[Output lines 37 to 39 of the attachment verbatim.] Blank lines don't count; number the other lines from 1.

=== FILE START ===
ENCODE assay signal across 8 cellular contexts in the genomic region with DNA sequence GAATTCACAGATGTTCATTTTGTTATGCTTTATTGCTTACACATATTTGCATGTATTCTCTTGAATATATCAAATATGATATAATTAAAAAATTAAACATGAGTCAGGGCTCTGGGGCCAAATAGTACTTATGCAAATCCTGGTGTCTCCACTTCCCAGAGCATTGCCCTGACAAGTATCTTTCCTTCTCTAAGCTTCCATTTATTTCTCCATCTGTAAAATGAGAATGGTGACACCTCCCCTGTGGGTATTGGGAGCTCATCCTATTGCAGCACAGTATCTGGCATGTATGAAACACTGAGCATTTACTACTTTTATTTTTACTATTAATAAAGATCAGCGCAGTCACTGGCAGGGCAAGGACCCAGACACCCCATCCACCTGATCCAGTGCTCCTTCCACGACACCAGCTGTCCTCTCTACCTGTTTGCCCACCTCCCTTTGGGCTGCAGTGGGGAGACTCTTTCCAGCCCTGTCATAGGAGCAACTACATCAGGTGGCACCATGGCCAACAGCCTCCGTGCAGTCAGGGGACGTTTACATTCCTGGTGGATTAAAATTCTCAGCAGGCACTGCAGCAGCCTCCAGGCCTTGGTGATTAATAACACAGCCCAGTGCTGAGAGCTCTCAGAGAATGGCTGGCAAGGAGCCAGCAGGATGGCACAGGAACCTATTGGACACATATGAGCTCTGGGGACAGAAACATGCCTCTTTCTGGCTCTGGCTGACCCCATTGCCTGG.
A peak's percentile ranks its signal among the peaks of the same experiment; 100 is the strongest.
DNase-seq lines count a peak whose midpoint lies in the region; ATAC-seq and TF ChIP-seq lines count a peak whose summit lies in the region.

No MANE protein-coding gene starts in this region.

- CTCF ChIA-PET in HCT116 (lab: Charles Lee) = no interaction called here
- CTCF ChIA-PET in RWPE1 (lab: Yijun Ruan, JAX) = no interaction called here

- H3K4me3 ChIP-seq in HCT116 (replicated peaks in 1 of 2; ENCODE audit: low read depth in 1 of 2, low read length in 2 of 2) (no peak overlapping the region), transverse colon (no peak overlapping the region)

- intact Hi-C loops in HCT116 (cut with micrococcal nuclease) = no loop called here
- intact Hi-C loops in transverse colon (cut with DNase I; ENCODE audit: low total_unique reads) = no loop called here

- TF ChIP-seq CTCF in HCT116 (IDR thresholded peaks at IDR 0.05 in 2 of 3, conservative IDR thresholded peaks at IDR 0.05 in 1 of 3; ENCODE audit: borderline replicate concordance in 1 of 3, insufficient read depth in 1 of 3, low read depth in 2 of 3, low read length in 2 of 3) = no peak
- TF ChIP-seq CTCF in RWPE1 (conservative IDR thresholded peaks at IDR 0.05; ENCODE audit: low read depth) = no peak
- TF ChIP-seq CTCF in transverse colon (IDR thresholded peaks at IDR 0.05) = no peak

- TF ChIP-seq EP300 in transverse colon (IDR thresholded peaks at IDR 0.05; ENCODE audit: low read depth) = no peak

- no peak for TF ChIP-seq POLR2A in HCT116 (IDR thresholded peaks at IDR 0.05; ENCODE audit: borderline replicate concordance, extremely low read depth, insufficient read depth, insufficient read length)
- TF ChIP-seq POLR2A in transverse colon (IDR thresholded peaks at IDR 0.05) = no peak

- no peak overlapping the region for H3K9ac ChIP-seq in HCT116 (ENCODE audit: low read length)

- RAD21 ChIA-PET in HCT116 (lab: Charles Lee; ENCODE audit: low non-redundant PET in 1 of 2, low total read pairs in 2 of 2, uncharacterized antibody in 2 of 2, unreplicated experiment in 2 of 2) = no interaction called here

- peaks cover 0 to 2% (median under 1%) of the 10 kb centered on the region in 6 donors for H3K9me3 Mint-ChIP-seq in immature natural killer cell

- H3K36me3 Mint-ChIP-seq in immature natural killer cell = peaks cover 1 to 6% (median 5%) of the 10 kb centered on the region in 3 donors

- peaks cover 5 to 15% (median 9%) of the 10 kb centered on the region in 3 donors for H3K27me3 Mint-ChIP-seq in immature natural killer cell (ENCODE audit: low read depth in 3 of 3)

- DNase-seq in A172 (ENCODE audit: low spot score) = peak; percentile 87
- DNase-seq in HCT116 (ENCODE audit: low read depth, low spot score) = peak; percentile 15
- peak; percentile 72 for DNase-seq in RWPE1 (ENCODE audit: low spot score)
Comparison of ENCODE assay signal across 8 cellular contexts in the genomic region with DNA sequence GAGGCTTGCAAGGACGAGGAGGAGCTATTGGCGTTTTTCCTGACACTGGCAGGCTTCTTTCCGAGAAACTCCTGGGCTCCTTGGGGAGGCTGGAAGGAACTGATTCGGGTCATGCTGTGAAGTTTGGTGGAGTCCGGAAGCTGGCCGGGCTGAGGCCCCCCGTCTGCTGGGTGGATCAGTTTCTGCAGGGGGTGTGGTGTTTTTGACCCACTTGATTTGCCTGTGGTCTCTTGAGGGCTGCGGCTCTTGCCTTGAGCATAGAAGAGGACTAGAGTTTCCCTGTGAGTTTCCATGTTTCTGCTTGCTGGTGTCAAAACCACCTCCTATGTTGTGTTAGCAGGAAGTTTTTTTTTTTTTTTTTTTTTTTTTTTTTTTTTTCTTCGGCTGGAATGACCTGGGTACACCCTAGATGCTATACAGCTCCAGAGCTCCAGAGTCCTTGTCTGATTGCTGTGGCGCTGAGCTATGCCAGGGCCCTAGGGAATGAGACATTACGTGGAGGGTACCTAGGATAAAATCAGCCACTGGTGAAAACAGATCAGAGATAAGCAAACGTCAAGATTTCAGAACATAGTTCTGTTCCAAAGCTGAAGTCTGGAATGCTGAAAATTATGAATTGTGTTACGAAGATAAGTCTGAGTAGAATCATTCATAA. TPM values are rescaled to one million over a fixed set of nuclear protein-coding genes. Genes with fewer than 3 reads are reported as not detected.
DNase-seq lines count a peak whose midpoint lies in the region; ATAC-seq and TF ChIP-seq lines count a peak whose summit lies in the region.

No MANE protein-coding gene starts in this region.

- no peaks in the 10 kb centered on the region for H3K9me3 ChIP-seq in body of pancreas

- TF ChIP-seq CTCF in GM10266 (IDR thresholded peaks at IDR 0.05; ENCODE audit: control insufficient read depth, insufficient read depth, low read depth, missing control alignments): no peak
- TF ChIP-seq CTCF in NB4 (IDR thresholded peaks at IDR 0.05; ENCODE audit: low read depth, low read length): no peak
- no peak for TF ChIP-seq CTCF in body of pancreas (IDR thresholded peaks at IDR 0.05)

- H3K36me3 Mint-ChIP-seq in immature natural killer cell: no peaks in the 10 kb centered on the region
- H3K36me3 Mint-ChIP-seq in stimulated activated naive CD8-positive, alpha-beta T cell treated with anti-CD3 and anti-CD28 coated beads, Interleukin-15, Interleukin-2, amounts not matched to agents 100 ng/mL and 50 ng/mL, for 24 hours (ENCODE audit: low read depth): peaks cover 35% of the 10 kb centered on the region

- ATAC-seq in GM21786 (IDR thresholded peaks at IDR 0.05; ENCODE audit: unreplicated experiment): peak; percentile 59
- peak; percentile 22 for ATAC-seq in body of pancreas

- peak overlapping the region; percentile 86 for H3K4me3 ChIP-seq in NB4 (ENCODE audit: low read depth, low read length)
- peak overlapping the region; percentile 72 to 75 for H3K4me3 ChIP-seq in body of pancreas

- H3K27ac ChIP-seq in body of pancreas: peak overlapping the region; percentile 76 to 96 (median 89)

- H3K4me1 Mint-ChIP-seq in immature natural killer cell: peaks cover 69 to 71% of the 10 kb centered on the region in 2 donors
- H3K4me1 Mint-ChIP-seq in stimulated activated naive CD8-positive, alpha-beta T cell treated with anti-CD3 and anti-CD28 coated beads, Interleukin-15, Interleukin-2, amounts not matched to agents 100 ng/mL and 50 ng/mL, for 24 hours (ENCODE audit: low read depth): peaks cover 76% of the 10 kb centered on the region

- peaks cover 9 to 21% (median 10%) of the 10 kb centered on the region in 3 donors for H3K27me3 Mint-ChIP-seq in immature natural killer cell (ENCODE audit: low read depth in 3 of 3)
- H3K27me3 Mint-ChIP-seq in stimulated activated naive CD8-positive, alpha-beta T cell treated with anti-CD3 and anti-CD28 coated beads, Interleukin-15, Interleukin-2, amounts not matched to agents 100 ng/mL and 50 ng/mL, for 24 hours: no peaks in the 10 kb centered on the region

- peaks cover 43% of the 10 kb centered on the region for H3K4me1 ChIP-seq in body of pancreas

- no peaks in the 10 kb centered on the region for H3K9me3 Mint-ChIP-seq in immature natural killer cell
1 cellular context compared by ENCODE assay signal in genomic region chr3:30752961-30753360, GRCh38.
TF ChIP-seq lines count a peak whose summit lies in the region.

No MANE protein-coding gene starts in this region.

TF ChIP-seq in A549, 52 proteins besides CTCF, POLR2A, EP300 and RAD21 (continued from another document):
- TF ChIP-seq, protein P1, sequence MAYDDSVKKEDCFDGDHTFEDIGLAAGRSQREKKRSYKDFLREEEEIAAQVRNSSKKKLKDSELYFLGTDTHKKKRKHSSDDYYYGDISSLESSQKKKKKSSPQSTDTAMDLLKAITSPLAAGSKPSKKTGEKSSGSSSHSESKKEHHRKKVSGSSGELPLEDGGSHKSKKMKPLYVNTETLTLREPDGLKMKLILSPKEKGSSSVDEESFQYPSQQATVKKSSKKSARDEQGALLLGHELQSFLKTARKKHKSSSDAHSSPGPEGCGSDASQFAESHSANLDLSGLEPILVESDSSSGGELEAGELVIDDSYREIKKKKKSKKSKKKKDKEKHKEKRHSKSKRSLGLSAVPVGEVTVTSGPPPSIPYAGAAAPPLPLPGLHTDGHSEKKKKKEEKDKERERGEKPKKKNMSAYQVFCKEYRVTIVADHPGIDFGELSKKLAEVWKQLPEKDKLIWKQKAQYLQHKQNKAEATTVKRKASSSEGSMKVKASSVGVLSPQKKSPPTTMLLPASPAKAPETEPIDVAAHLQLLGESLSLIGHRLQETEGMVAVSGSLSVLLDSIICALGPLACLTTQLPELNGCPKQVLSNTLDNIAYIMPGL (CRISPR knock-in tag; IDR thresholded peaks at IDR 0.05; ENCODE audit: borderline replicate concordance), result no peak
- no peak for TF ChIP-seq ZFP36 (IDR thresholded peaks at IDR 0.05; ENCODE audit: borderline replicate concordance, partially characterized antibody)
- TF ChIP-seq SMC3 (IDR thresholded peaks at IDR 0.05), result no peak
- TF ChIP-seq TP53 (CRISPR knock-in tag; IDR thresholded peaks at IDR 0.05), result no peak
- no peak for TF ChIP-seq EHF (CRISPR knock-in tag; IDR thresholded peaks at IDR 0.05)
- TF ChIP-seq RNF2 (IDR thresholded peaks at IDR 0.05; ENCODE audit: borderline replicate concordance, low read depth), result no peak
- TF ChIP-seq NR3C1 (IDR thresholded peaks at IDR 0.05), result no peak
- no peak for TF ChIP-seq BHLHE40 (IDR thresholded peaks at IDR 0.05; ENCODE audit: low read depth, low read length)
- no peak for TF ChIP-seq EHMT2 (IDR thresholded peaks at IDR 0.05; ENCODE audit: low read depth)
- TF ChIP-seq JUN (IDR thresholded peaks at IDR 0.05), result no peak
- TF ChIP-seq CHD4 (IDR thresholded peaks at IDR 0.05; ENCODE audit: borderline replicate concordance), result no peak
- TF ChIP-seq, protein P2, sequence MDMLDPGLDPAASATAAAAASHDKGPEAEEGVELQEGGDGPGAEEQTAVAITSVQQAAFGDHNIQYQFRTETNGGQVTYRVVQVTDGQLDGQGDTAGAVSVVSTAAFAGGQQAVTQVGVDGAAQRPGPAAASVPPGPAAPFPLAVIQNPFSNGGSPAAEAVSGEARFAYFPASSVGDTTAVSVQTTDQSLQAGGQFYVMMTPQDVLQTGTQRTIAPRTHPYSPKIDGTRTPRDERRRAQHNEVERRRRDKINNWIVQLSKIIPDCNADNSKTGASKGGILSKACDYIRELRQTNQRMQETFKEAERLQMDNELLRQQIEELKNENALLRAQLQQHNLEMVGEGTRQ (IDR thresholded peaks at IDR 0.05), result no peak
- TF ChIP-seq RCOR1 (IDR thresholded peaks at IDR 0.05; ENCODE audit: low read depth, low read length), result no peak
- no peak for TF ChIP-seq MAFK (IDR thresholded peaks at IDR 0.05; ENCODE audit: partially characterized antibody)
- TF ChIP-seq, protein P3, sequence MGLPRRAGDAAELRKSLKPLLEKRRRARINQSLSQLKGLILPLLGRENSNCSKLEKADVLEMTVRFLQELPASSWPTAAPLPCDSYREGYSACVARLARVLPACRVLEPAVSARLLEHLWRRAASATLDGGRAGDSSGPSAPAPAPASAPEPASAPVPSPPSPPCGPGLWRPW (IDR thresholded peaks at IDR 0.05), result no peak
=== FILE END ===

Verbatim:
- H3K27ac ChIP-seq in body of pancreas: peak overlapping the region; percentile 76 to 96 (median 89)

- H3K4me1 Mint-ChIP-seq in immature natural killer cell: peaks cover 69 to 71% of the 10 kb centered on the region in 2 donors
- H3K4me1 Mint-ChIP-seq in stimulated activated naive CD8-positive, alpha-beta T cell treated with anti-CD3 and anti-CD28 coated beads, Interleukin-15, Interleukin-2, amounts not matched to agents 100 ng/mL and 50 ng/mL, for 24 hours (ENCODE audit: low read depth): peaks cover 76% of the 10 kb centered on the region